08
Mar

Friday Morning – I’ve Got That Neutral Feeling

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Morning Comments: Flattish broader market (at least ahead of payrolls), flattish oil and gas indications. No picks today but a “Big Picture” picture show.

Yesterday saw slight declines in both commodities:

  • April crude couldn’t hold on to a rally over $62 settling down $0.18 to $61.64 despite continued strength in gasoline prices. That rally looks a bit long in the tooth and most likely snaps back 5% or so with the first full percentage point bump in refinery utilization and/or significant rise in gasoline imports.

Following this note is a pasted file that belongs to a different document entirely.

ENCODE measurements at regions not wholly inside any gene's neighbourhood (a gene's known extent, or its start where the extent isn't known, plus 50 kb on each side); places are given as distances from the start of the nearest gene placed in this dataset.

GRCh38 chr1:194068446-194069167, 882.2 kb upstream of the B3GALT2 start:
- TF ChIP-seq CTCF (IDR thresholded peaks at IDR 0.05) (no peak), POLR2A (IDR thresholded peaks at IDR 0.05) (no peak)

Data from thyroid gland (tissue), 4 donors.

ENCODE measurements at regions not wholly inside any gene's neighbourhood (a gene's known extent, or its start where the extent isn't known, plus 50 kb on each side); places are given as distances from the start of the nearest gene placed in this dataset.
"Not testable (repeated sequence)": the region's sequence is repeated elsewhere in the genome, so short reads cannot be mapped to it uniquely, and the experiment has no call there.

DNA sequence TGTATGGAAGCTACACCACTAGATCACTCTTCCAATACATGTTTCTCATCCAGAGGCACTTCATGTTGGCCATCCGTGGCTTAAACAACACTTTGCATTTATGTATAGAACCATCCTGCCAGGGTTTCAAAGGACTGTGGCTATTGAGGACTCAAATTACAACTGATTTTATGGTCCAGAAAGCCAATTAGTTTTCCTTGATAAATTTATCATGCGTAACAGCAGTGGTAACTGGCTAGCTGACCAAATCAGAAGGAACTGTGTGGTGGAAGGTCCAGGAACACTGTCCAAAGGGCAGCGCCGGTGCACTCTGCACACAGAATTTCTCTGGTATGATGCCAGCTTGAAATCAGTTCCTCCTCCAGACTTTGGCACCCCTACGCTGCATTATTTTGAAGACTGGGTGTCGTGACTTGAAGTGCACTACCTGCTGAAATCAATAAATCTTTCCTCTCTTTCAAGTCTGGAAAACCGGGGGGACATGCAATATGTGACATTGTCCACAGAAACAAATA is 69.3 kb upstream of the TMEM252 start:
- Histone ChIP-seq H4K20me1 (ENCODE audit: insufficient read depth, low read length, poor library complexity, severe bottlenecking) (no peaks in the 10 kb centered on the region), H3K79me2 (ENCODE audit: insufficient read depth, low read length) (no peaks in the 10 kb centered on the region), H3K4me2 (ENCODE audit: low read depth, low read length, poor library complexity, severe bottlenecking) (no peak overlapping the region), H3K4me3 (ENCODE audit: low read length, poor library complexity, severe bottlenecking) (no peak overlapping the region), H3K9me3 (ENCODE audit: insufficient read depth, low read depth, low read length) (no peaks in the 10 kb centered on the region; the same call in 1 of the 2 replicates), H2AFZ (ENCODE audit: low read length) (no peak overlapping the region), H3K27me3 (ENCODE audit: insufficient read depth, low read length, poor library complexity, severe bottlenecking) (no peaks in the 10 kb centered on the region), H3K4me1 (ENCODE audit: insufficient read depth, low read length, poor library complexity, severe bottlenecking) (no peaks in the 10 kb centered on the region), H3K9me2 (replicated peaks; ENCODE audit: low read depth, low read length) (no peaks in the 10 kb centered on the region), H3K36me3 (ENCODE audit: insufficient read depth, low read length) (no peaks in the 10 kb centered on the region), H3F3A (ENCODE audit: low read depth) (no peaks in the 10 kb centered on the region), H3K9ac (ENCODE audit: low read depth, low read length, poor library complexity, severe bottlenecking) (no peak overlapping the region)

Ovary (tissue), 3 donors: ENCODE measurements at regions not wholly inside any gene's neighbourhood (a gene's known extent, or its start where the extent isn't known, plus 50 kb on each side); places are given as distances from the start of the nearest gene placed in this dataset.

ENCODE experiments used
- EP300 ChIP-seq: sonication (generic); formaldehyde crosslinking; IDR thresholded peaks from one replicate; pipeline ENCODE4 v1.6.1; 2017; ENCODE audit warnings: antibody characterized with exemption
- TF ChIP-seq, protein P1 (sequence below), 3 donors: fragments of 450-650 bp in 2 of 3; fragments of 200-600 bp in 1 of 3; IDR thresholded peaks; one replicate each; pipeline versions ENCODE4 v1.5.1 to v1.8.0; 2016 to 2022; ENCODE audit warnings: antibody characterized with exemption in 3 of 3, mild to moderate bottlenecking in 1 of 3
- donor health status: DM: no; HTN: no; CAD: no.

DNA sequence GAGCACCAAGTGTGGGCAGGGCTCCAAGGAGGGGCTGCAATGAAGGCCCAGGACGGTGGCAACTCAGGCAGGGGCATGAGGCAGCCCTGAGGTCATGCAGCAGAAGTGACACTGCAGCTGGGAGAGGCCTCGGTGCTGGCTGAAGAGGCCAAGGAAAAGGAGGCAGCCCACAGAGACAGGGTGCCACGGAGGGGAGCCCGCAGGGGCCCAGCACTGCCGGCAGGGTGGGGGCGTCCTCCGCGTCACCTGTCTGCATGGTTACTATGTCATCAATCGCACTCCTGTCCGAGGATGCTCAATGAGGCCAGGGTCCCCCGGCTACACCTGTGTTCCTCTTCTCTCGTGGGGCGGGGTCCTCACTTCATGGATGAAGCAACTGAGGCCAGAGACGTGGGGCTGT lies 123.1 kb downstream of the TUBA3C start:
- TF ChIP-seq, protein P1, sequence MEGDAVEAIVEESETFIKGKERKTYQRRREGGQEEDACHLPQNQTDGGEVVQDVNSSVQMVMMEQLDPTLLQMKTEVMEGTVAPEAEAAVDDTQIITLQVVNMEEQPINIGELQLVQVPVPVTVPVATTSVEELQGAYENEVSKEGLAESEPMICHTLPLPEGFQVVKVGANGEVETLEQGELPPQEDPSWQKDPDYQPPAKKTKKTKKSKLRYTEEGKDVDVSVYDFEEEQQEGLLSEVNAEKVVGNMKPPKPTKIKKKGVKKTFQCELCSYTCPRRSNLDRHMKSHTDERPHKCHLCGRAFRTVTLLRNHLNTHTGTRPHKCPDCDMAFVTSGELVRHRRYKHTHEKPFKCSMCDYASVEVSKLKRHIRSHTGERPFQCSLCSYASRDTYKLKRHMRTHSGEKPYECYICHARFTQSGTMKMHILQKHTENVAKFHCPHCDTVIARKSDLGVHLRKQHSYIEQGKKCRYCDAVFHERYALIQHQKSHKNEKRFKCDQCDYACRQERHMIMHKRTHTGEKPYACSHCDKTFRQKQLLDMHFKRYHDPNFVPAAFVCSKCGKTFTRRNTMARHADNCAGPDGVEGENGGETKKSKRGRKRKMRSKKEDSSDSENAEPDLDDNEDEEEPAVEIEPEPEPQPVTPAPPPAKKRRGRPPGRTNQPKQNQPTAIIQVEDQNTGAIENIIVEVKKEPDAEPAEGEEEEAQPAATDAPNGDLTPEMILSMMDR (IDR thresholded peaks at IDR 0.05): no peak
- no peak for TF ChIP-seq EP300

• Natural gas fell $0.13 to $7.24 on the 102 Bcf withdrawal (actually 90 - see Odds & Ends below). Next week’s number should be bigger with the recent cold snap but gas may still make a run at $7 as traders look towards the slacken demand of the shoulder season and the likelihood of trough storage that is 15 to 16% above the five year average (and down about the same from year ago levels).

So where are we relative to historic levels of gas storage? Note: The EIA made some adjustments to their historic data but have not yet released a new version of the database for download (more on that in Odds & Ends).

  • 14% or 268 Bcf below the year ago figure. Last week we were only 12% into YoY territory (239 Bcf) so now the EIA must have taken storage numbers for last spring up.